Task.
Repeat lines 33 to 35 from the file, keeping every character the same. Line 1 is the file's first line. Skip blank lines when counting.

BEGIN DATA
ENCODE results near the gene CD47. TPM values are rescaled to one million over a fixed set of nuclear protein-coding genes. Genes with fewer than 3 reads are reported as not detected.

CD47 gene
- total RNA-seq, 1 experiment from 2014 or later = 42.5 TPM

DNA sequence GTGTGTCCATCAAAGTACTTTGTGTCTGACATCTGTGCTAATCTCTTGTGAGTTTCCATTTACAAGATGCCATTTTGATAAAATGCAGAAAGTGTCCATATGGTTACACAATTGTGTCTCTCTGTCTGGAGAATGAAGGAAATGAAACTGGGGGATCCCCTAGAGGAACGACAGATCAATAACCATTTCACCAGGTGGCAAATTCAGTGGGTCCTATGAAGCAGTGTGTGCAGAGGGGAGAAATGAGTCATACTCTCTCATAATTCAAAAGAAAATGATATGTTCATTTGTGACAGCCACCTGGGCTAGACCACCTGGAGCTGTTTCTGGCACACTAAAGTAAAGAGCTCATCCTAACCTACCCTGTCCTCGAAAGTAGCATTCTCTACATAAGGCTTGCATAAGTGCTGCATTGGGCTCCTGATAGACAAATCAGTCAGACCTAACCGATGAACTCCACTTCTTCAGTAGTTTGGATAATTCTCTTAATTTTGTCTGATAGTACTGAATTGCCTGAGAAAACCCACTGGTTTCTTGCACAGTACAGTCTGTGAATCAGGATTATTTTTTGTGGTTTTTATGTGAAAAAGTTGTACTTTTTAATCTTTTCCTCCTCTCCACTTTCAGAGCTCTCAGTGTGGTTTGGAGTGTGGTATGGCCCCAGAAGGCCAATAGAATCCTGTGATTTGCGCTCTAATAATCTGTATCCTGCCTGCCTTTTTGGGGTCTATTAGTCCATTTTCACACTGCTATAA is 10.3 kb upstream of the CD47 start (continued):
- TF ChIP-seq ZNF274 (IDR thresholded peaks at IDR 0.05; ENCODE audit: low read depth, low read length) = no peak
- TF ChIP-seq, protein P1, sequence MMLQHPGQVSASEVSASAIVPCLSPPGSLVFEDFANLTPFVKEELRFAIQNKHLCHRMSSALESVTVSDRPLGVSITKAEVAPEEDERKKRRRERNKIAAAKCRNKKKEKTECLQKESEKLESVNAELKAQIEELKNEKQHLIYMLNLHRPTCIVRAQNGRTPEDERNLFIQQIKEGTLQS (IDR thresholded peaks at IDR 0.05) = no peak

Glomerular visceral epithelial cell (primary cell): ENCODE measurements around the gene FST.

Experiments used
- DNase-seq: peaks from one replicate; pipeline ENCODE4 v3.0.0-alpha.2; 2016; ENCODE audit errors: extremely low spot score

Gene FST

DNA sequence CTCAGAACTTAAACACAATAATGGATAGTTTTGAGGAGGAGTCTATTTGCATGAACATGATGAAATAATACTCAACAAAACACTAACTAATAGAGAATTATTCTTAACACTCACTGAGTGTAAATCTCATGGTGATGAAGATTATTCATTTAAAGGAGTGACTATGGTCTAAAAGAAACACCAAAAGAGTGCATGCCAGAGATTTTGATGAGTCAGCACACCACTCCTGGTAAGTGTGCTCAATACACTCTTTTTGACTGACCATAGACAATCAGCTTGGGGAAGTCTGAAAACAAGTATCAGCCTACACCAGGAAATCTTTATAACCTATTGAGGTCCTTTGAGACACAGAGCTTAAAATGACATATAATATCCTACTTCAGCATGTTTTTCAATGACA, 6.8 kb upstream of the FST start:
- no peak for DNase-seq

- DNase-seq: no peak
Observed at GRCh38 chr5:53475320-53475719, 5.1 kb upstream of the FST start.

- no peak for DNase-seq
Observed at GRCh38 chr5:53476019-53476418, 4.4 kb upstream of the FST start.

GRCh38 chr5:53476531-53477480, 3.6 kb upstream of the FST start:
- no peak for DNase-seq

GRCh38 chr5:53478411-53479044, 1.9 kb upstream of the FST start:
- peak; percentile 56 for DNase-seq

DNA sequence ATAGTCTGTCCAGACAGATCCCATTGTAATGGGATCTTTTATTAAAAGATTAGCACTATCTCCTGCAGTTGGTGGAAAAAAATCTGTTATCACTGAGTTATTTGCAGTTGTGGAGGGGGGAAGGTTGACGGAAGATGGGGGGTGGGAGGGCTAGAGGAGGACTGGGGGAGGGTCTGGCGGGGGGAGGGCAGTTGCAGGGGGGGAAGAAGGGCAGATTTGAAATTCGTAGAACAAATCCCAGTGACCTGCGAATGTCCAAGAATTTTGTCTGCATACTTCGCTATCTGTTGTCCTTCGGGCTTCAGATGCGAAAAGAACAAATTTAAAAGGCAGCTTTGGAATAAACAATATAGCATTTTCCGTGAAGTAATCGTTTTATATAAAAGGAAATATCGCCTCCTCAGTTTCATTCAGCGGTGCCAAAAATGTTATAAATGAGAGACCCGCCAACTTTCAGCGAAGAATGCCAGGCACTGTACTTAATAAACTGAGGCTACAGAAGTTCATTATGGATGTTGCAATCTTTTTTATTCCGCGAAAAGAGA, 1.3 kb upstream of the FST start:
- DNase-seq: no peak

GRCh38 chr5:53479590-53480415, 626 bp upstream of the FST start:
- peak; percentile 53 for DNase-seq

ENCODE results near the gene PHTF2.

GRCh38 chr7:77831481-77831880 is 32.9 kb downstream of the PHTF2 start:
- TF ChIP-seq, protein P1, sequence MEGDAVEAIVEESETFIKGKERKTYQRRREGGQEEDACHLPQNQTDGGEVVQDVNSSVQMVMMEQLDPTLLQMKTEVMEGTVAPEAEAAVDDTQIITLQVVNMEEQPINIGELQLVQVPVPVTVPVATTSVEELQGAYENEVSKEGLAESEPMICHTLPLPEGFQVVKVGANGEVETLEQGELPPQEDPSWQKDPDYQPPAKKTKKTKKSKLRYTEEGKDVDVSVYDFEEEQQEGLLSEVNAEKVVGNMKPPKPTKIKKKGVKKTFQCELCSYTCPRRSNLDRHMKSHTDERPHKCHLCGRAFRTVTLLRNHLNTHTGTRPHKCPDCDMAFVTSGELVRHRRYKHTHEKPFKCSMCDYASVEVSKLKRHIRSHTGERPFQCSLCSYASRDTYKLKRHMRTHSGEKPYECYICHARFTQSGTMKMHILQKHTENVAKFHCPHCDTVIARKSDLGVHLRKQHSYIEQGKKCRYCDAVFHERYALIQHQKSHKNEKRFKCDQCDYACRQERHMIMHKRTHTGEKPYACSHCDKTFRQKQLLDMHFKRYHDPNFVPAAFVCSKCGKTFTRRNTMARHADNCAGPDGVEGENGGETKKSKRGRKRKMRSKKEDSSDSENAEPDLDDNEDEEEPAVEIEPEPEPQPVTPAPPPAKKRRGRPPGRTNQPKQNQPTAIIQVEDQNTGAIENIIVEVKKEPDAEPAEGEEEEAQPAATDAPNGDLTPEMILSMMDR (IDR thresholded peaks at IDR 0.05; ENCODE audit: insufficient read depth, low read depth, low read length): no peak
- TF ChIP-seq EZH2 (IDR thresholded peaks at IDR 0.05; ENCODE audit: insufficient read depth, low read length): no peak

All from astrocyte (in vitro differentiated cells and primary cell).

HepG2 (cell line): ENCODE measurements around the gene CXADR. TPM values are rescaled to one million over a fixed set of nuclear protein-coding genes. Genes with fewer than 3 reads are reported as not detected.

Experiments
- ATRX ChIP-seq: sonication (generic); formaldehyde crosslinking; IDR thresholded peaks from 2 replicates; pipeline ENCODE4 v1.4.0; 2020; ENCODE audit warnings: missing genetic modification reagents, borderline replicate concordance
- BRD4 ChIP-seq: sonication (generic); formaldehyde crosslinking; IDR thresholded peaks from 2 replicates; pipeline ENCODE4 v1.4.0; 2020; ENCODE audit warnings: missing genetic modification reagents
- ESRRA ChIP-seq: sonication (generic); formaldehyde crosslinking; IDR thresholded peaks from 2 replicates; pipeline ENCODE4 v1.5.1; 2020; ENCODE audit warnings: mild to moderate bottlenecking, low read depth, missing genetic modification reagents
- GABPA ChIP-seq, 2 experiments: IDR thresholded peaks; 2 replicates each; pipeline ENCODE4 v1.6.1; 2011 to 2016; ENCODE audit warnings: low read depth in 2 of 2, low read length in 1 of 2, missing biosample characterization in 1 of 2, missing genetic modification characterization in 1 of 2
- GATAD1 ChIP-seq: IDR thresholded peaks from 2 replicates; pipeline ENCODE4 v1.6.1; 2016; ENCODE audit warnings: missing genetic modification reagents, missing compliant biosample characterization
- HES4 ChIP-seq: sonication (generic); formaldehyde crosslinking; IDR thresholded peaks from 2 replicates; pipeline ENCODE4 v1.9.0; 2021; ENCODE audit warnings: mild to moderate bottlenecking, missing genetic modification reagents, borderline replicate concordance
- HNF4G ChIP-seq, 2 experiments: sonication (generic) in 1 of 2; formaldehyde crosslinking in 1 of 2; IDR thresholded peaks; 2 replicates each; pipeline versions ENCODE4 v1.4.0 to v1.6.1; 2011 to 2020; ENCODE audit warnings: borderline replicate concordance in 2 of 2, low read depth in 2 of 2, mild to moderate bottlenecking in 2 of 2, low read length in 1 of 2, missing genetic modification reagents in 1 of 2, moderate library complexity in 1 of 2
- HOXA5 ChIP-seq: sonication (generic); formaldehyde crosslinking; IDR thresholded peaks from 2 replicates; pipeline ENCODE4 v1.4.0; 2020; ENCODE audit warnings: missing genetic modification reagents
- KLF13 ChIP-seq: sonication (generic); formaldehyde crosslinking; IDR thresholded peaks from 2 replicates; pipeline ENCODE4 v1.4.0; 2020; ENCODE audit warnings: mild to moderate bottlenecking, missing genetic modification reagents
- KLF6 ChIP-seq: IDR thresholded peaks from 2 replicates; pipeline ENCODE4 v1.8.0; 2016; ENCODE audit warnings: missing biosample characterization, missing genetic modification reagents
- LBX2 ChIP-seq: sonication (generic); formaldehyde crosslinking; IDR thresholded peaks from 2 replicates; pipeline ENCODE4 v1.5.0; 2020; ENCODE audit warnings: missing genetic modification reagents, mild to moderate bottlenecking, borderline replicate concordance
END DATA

- BRD4 ChIP-seq: sonication (generic); formaldehyde crosslinking; IDR thresholded peaks from 2 replicates; pipeline ENCODE4 v1.4.0; 2020; ENCODE audit warnings: missing genetic modification reagents
- ESRRA ChIP-seq: sonication (generic); formaldehyde crosslinking; IDR thresholded peaks from 2 replicates; pipeline ENCODE4 v1.5.1; 2020; ENCODE audit warnings: mild to moderate bottlenecking, low read depth, missing genetic modification reagents
- GABPA ChIP-seq, 2 experiments: IDR thresholded peaks; 2 replicates each; pipeline ENCODE4 v1.6.1; 2011 to 2016; ENCODE audit warnings: low read depth in 2 of 2, low read length in 1 of 2, missing biosample characterization in 1 of 2, missing genetic modification characterization in 1 of 2